I had a revelation the other day about ice cream sundaes. Bear with me here.
I was eating an ice cream sundae at one of my favorite ice cream shops in the city, Hometown Creamery in the Sunset. Hometown always has a fascinating, often weird, array of flavors that they make in the shop.
I was having a hard time choosing which flavors I wanted in my ice cream sundae, I was planning on purchasing. After a lot of tasting and deliberation, I settled on two flavors: Turkish Donut and Irish Cream with a Bourbon Caramel Band. I was pretty excited to try both of those.
The ice cream guy prepared my scoops, and then added all the sundae accoutrement. First he put on top of the ice cream a layer of chocolate fudge and butterscotch. Then he spritzed on a dome of whipped cream. On top of the whipped cream he made a pretty cross-hatched pattern of fudge and butterscotch stripes. Finally, he added bits of broken waffle cone to the sides.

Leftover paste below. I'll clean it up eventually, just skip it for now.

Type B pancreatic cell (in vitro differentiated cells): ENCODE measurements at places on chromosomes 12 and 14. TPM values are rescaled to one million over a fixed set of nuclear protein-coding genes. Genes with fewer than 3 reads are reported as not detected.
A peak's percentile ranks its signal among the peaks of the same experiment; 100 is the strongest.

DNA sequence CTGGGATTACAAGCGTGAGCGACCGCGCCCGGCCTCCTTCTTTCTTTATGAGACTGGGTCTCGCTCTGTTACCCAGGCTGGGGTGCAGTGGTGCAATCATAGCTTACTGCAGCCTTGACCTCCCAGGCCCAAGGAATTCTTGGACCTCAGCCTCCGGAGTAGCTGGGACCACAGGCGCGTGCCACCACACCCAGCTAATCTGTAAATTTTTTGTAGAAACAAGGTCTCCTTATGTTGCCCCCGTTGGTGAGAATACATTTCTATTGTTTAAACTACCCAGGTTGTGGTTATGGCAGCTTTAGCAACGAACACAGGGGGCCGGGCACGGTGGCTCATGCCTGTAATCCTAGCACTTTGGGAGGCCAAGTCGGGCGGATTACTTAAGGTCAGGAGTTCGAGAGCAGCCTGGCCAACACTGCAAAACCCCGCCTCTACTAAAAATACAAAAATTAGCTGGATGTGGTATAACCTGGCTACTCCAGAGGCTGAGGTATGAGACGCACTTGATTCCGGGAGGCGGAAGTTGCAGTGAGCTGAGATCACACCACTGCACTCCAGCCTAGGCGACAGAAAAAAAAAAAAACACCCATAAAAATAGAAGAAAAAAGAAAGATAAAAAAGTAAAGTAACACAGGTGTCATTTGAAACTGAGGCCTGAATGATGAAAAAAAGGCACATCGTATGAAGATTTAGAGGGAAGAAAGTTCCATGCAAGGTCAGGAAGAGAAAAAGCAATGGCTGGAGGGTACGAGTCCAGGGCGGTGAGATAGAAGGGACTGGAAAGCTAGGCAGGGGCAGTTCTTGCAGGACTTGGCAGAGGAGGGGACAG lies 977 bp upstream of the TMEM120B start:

It was so so pretty.
After paying for the sundae, I got down to eating it. It was so delicious, and so sweet. Before I knew it, all I had was an empty bowl.
Upon reflection, I was a bit disappointed. Not because there was anything wrong with the sundae. I appreciated all the individual parts that went into making it. But I found that all the sweet additions to the ice cream actually diminished my capacity to enjoy the ice cream. After getting through the whipped cream and the layers of chocolate and butterscotch, I was barely aware of what flavor of ice cream I was eating. It might as well have been vanilla or strawberry.
All of the extras that were supposed to make my ice cream dessert so much more special actually ended up masking my appreciation for the heart of the experience — the ice cream itself.
It made me wonder if there were other things that we try and “improve” or “upgrade” that actually take away from the original thing we came there for.